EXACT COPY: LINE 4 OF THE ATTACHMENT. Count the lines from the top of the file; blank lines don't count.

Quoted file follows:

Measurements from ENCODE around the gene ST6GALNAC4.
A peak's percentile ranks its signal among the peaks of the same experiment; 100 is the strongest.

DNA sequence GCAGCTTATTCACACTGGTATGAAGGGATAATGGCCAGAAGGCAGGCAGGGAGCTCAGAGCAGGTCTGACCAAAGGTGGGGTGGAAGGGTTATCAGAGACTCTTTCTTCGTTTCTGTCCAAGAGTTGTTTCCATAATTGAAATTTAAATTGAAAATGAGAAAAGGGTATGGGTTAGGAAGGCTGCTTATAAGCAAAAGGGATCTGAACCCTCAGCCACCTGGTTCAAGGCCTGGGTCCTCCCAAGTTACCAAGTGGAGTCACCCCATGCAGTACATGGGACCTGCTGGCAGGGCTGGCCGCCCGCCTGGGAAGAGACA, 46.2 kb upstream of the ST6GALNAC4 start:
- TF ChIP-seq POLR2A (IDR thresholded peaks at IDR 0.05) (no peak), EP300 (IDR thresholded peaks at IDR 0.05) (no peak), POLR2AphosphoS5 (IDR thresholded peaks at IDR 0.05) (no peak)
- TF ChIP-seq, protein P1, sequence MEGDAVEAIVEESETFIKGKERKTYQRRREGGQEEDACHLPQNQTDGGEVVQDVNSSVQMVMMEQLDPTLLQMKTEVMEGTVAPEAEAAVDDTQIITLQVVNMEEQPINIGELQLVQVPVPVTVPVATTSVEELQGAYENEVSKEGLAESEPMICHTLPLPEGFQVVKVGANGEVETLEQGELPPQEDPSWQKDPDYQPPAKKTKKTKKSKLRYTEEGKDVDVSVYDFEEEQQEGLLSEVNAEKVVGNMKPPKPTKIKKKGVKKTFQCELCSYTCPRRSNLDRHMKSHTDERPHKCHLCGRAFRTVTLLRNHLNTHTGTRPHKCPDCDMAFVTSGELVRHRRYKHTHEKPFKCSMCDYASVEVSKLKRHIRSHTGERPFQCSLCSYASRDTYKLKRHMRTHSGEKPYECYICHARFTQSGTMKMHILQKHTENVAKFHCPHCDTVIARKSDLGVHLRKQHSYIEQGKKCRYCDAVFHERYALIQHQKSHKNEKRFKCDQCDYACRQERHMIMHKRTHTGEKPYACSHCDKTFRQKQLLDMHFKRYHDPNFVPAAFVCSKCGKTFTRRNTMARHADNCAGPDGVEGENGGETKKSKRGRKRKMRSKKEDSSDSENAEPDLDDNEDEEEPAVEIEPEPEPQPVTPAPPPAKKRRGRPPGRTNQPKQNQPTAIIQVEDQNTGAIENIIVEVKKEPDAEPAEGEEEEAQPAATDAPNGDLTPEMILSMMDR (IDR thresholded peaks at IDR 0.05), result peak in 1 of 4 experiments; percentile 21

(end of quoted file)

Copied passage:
- TF ChIP-seq POLR2A (IDR thresholded peaks at IDR 0.05) (no peak), EP300 (IDR thresholded peaks at IDR 0.05) (no peak), POLR2AphosphoS5 (IDR thresholded peaks at IDR 0.05) (no peak)